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HOME > Osong Public Health Res Perspect > Volume 6(5); 2015 > Article
Editorial
Norovirus outbreaks occurred in different settings in the Republic of Korea
Hae-Wol Cho, Chaeshin Chu
Osong Public Health and Research Perspectives 2015;6(5):281-282.
DOI: https://doi.org/10.1016/j.phrp.2015.11.001
Published online: December 2, 2015

Osong Public Health and Research Perspectives, Korea Centers for Disease Control and Prevention, Cheongju, Korea

College of Medicine, Eulji University, Daejeon, Korea

Osong Public Health and Research Perspectives, Korea Centers for Disease Control and Prevention, Cheongju, Korea

∗Corresponding author. hwcho@eulji.ac.kr
∗∗Corresponding author. cchu@cdc.go.kr

Copyright © 2015 Korea Centers for Disease Control and Prevention. Published by Elsevier Korea LLC. All rights reserved.

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Norovirus is major cause of epidemic acute nonbacterial gastroenteritis in human in the worldwide. Norovirus infection is common in all age groups and characterized by a low infection dose and efficient transmission with typical fecal-oral routes, besides airborne spread and environmental contamination 1, 2, 3. Human norovirus GII.4 was prominent in all genogroup and genotype and GII.4 variants were divided into 13 sub-cluster types along with epidemic year and genetic characterization. Especially, GII.4 Sydney strain, named as 2012 variant, was relatively new and predicted next prominent strain 4, 5, 6. There were several reports about GII.4 associated gastroenteritis but had been lack of environmental and molecular-epidemiological data.
In the current issue of Osong Public Health and Research Perspectives, a study was conducted to identify GII.4 variants in outbreaks in Korea, 2004-12. Partial VP1 sequence of NoV GII.4-related outbreaks was analyzed 2004 to 2012. Partial VP1 were detected with RT-PCR and semi-nested PCR, and nucleotide of 312-314 base pairs sequenced for phylogenetic comparison. Nine variants were emerged in outbreaks, with the Sydney variant showing predominance recently. The authors concluded that this predominance may persist for at least three years, although new variants may appear in Korea [7].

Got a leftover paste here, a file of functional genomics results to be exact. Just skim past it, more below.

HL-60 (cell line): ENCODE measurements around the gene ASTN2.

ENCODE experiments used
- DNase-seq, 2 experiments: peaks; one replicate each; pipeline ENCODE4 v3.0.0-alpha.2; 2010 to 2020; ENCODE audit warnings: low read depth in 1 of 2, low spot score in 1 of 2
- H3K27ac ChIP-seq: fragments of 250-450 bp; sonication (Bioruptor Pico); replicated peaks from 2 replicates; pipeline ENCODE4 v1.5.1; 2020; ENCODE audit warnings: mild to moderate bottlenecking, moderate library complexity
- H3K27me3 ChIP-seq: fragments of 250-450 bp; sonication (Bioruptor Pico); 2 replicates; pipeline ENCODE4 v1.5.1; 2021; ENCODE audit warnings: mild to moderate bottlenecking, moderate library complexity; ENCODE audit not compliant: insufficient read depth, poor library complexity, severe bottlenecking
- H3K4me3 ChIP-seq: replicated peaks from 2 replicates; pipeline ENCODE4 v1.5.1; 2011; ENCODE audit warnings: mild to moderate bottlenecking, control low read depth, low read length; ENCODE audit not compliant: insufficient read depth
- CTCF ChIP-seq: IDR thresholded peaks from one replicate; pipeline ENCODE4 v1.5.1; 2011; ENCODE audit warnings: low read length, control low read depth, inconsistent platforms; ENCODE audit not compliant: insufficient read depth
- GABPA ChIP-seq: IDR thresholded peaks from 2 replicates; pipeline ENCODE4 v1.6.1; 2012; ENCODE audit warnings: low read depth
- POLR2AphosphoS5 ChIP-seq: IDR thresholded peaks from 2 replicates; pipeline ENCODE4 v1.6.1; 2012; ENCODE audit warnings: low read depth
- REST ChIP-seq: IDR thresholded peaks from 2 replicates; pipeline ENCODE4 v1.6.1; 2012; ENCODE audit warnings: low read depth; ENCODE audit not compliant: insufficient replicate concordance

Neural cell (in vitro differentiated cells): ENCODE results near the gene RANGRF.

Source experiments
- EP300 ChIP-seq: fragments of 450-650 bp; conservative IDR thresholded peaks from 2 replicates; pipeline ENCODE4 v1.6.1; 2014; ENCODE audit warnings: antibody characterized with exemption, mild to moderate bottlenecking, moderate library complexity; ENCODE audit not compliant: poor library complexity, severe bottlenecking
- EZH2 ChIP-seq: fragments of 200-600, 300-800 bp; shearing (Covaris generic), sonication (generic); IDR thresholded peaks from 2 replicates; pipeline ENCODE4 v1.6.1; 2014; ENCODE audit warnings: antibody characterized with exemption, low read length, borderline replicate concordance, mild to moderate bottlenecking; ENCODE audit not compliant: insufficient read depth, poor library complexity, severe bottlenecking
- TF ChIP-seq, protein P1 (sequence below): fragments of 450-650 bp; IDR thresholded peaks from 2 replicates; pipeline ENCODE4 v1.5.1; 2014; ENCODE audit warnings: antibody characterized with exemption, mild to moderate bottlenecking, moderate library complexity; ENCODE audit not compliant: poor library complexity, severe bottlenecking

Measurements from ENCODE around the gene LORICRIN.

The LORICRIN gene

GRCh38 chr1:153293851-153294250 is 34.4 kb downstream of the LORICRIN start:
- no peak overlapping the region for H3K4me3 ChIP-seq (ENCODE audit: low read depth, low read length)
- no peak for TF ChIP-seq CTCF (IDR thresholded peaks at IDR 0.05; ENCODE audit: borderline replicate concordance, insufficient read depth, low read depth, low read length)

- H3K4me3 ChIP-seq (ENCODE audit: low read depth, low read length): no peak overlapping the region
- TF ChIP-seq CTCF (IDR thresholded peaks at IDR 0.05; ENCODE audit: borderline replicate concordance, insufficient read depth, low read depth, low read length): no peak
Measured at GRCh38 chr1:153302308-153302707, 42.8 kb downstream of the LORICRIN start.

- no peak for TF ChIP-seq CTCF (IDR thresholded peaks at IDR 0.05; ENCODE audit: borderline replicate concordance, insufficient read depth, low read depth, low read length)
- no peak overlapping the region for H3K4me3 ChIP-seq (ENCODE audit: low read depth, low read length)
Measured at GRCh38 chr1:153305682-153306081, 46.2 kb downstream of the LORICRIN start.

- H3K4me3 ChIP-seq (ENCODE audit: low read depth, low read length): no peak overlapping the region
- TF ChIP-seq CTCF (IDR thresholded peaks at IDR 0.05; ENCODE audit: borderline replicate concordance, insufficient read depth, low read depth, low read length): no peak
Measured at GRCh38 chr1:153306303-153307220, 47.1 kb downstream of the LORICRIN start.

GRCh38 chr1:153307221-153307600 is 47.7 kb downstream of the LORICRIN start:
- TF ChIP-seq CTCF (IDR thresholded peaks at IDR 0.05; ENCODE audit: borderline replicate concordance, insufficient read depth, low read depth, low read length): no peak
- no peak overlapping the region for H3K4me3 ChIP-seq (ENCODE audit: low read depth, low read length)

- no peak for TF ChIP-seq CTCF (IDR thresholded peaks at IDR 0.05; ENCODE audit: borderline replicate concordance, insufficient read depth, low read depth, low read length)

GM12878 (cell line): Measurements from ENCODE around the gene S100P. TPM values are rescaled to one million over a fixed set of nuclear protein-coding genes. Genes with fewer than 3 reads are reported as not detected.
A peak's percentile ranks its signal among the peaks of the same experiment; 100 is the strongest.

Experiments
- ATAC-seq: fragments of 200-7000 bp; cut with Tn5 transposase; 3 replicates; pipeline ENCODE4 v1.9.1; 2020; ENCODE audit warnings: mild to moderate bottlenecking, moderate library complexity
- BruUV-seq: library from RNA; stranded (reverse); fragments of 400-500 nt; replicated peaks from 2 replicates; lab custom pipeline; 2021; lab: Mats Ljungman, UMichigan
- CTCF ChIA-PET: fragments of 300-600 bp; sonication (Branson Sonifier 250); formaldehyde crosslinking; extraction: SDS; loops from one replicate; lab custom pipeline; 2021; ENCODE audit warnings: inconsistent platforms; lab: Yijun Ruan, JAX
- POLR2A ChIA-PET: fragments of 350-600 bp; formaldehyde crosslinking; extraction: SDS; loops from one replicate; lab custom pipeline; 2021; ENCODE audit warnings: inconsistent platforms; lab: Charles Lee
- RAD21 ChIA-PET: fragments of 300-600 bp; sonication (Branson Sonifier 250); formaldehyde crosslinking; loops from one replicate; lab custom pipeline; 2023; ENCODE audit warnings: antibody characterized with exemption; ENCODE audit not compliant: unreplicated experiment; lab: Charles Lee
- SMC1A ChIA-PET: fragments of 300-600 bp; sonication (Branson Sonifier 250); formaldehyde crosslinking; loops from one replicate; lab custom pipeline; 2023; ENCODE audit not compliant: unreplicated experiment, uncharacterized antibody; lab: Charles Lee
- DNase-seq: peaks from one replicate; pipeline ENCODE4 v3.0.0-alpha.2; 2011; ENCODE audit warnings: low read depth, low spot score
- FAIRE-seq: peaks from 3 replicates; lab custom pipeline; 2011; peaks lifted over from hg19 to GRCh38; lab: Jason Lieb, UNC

Another study reported epidemiological feature of 3 outbreak cases of norovirus in Korea, and described the clinical symptom and distribution of causative genotypes. In this study, authors described the investigation of three outbreaks caused by GII.4 Sydney variant, which traced contaminated groundwater to supply manufacturing company. In Korea, three outbreaks associated with norovirus GII.4 Sydney variant occurred in middle and high school setting in different city on November 21-30, 2011. The incidence rates of A, B, C outbreaks were 16.24% (326/2,007), 4.1% (27/656) and 16.8% (36/214), respectively. The patients in these three outbreaks were affected by acute gastroenteritis. These schools were provided from same manufacturing company to unheated-food. Two genotypes (GII.3 and GII.4) of norovirus were detected in these cases. Among them major causative strains GII.4 (Hu-jeju-47-2007KR-like), were identified in patients, food-handlers and groundwater from manufacturing company of unheated-foods. GII.4 (Hu-jeju-47-2007KR-like) strain of norovirus, the nucleotide sequences were identical and identified to GII.4 Sydney variant. The authors concluded that combined epidemiological and laboratory results were closely related with contaminated groundwater, and causative pathogen is GII.4 Sydney variant strains [8].

This is an open-access article distributed under the terms of the Creative Commons Attribution-NonCommercial-No Derivative Works License (http://creativecommons.org/licenses/by-nc-nd/4.0) which permits non-commercial use, distribution, and reproduction in any medium, provided the original author and source are credited.

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